Tag: racial discrimination
Above the din of disturbing news – that discordant banging you’re hearing, steadily getting louder and louder, that you can no longer ignore – that’s the drumbeat of the unfree. Dehumanized by the labels “prisoner,” “inmate” and “convict,” even reduced to serial numbers like Victor Hugo’s Jean Valjean in “Les Misérables,” these men and women are, just like you and me, or any mortal – irrespective of flaws, frailties, even felonious acts and misdemeanors – endowed with the right to be treated with dignity, decency and respect.
UC Berkeley’s New Media might be new, but the racism is old. “Our-Race Bias” (ORB) happens thousands of times a day in America, but it is not podcast or uploaded to digital media. The Starbucks coffee house racism incident is the tip of the iceberg in universities across the country. But as one passes through the classrooms in UC Berkeley’s New Media and Media Studies, he rarely sees any African American students in the classrooms, to say nothing of Black faculty.
For years now, I have endured threats, both overt and covert, from the mouths and hands of CDCr’s (California Department of Corrections and rehabilitation’s) OCS (Office of Correctional Safety), ISU (Investigations Services Unit) and IGI (Institutional Gang Investigations), all of them paramilitary services that boast they are a gang and call themselves the Green Wall. (See my article “Sitawa: Exiting solitary confinement – and the games CDCr plays.”)
We are writing to ask you to join with California Coalition for Women Prisoners (CCWP) in our statewide campaign to DROP LWOP and secure sentence commutations for all those serving Life Without the Possibility of Parole (LWOP). LWOP is an inhumane sentence which denies people the possibility to rehabilitate and change. We are asking Governor Brown to use his executive powers to commute the almost 5,000 people serving LWOP sentences to parole-eligible sentences.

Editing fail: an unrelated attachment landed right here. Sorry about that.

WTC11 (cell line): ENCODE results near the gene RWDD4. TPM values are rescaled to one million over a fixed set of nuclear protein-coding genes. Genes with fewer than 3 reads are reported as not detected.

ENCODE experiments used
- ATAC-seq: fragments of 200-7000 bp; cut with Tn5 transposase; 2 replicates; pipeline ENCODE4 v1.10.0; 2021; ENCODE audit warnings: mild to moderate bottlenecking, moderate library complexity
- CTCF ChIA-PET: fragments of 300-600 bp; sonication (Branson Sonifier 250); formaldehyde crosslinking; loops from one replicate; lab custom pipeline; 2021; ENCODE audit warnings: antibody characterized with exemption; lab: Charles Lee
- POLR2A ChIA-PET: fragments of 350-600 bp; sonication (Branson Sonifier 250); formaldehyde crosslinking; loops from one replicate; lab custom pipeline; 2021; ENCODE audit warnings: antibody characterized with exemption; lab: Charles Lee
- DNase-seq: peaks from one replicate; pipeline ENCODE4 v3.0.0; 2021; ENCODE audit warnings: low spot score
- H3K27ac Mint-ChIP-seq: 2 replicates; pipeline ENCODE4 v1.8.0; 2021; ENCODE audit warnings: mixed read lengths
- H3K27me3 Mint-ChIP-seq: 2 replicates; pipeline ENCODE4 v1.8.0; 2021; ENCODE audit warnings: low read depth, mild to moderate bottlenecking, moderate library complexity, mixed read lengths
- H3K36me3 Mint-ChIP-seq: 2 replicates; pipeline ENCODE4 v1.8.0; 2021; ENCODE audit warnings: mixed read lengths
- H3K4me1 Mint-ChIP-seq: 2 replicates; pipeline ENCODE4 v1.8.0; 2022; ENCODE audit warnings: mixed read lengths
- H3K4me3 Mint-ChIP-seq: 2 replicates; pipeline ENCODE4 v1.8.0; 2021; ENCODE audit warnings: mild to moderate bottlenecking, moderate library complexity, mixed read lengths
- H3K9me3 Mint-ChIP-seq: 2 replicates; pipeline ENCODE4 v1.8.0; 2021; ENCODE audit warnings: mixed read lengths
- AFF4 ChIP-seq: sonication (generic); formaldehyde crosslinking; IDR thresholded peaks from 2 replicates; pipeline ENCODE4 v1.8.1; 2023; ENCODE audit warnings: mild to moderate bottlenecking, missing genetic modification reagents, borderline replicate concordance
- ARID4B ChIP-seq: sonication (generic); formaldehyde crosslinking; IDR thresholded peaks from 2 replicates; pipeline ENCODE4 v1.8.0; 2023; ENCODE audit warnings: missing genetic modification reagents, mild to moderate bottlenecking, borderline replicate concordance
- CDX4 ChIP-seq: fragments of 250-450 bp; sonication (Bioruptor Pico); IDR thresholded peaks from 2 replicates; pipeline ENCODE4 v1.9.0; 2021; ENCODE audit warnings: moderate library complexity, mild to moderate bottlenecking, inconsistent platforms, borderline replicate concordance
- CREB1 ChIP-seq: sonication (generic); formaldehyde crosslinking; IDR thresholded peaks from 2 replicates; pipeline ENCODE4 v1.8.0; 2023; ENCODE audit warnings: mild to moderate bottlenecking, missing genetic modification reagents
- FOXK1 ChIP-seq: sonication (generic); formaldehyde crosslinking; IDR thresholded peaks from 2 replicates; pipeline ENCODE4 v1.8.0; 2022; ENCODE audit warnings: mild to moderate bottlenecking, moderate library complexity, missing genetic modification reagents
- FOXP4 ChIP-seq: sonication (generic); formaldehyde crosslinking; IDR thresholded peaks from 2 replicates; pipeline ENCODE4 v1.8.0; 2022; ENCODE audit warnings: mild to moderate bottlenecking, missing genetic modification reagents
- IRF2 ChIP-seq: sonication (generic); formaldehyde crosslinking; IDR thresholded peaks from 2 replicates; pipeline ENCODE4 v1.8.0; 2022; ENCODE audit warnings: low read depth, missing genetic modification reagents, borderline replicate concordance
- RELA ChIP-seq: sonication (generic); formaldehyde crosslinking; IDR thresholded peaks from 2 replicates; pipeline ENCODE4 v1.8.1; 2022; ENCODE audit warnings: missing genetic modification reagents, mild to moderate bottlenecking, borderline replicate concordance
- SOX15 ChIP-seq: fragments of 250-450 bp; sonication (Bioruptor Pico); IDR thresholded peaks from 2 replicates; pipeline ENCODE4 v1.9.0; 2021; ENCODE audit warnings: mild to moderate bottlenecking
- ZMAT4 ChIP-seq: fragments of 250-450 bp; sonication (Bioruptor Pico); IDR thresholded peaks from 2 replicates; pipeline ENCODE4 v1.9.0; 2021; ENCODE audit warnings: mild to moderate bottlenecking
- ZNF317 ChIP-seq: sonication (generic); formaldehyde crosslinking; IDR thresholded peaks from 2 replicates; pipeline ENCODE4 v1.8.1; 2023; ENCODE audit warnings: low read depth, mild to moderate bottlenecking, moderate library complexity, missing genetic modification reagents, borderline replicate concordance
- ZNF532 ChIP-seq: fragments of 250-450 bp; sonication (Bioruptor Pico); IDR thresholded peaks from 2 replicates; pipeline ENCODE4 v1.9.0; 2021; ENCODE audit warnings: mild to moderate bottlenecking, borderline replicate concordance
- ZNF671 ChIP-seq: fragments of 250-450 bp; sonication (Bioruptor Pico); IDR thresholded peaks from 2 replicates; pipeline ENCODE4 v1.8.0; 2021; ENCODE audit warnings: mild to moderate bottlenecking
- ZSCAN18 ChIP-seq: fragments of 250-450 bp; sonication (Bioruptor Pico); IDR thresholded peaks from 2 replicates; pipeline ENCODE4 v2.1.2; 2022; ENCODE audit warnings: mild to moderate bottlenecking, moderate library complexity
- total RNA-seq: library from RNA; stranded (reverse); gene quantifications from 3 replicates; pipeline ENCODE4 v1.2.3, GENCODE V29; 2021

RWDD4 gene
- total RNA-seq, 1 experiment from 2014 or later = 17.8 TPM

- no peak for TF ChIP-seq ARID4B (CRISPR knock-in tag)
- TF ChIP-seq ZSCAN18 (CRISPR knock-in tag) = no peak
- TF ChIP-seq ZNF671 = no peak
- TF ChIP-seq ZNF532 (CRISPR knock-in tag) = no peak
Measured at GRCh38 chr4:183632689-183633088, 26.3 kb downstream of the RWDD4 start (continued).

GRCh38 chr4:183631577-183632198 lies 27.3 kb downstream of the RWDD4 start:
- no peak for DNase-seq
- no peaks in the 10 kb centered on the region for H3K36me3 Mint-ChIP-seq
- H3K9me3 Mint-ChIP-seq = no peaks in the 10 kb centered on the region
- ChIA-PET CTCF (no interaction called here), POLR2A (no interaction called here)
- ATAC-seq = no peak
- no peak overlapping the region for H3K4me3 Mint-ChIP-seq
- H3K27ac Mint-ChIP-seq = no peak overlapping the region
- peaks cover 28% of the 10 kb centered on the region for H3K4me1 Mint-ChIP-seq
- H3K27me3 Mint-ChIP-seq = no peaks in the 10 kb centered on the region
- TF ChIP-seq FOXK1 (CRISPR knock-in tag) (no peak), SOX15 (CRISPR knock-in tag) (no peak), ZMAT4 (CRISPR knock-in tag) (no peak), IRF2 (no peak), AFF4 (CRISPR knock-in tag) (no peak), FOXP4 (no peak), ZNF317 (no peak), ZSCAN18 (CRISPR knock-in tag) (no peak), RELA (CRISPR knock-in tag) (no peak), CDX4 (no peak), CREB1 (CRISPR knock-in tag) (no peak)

We are here together to make a more humane, just, compassionate society. To do so we must first dispel the myth about America. Then confront the self-deception and lies we have come to believe as truths. Move from the illusion into the heartbreaking reality that it is. We will be disoriented. “The very time I thought I was lost, my dungeon shook and my chains fell off,” wrote James Baldwin.
My life began in the Jim Crow South, in Houston, Texas. I remember the segregated world I was born into … the separate water fountains, the back of the bus, the going around to the back door of Mr. Fontnoe’s grocery store to buy milk for my mother and grandmother. I recall the segregated section of the movie theaters – and the long, seemingly endless net partitioning the giant sandy beaches, separating the “Colored” folks from the “Whites.” Can you imagine that it once was a reality, a segregated beach!
Since September, over three hundred Black Jews have announced their intention to refuse any military order to report for reserve duty, accusing the Israeli government of state-sponsored racism against citizens of Ethiopian origin. The soldiers, who include fighters from all Israel Defense Forces infantry brigades, as well as some of its most specialized commando units, say that as long as the state does not respect their civil rights, they will in turn refrain from fulfilling their civic obligations.
“Antiracism in Cuba: The Unfinished Revolution” by author and professor Devyn Benson is an impressive study on the history of racism and Black organizing in Cuba prior to the 1959 revolution and right after it. I talked with author Devyn Benson about racial nuances as we discussed Black Cuban history. Check her out in her own words in this exclusive interview.
This year at the San Francisco Black Film Festival, “Codigo Color, Memorias” is one of the internationally made jewels that will be exposing the Bay Area to the issue of colorism in Cuba. “Codigo Color, Memorias” will screen on Saturday, June 18, at the African American Art and Culture Complex. I sat down with the filmmaker, William Sabourin, for an exclusive Q&A about his informative and perfectly timed film. Check him out in his own words.